40. The UN Global Compact (GC) is by far the world’s largest corporate social responsibility initiative, with more than 2,300 participating companies. Established in 2000, it engages firms in implementing ten universal principles drawn from UN sources in the areas of human rights, labor standards, environmental practices, and anti-corruption. Its human rights principles introduced the concepts of “complicity” and “spheres of influence” into corporate social responsibility discourse, where they have taken on a life of their own. In essence, the GC is a learning network, sharing and disseminating good practices. Its most significant feature is that more than half of the participating companies are from developing countries, as are two-thirds of the national networks through which knowledge sharing takes place. For two-thirds of the companies from developing countries, the GC has been their first encounter with corporate social responsibility practices.14 An annual communication on progress in implementing the principles is required.
41. A unique feature of the OECD Guidelines for Multinational Enterprises is the system of National Contact Points (NCPs). These are government offices in the participating countries that, among other functions, take up “specific instances” (complaints, in ordinary language) of company non-compliance with the Guidelines. Any person or organization can raise such complaints, and most have come from organized labor. This mechanism has enormous potential to help resolve business and human rights challenges as it covers issues not only in home but also host countries. But the performance of NCPs is very uneven, especially when it comes to human rights. More uniform practices and greater public accountability would enhance the NCPs’ currently modest contribution.
42. The ILO has had responsibility for labor standards since 1919. Its 1998 Declaration on Fundamental Principles and Rights at Work is widely referenced by other initiatives, including the Global Compact, and its Tripartite Declaration of Principles Concerning Multinational Enterprises, most recently revised in 2000, constitutes an important normative statement with formal implementation procedures involving all three social sectors. The ILO is also directly involved in a noteworthy experimental program in the Cambodian garment industry. The initiative – Better Factories Cambodia – includes the government, trade unions, manufacturers and local civil society, with the ILO monitoring labor standards compliance in return for greater access to the U.S. market for the goods produced under the program’s auspices. This may serve as a model for other countries of comparable industry scale, and for other export markets.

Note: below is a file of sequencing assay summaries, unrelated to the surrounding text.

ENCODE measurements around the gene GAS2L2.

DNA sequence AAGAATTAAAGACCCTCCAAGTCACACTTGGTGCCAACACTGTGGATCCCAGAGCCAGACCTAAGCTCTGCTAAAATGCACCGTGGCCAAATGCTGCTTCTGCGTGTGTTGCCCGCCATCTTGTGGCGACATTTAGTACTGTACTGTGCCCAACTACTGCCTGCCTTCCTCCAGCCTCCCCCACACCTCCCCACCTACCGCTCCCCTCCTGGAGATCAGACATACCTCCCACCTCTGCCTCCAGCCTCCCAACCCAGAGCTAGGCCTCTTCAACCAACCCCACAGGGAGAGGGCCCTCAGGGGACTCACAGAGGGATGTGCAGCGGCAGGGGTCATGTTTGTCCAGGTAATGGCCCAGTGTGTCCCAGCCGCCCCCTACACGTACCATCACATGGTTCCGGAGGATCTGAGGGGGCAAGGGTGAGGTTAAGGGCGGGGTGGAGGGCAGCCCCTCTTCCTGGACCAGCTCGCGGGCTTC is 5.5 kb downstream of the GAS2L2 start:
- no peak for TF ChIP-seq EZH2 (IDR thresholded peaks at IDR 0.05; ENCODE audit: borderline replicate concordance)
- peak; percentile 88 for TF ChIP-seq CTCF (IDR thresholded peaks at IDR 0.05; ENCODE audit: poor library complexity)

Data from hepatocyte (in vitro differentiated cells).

43. Monitoring performance in supply chains has become a core tool whereby global brands try to avoid becoming implicated in the abuse of social and environmental standards, including human rights. It plays a particularly important role for premium brands in the footwear and the apparel industries. The Fair Labor Association (FLA) is one of several such initiatives in this sector. It is organized as a multi-stakeholder coalition of 18 firms, together with a group of NGOs and nearly two hundred university retail outlets. The companies adopt a program of workplace standards implementation, monitoring, and remediation in order to bring some 4,000 manufacturing sites into compliance with FLA standards, which go beyond the ILO’s. The recent FLA experience with monitoring may have wider implications for corporate responsibility and accountability in relation to human rights.
44. The FLA has concluded, in essence, that monitoring by itself is not an effective way of bringing about change in supply chains. The proliferation of different codes and their imposition on the same suppliers is part of the problem; it imposes excessive burdens on suppliers and leads them to game the system. Another issue is the standard practice by the brands to demand ever-shorter delivery schedules coupled with tight quality and cost controls. But the most important factor may be that the remedial efforts taken in response to non-compliance inevitably are inadequate because the required human and institutional capacities in host countries are lacking. Consequently, the FLA is piloting a strategy whereby global brands will contribute to capacity building in developing country factories. In order to ensure sustainability, it may be desirable simultaneously to address related capacity gaps in the public sector, where labor inspectors typically are few and far between, and are often paid even less than the factory workers.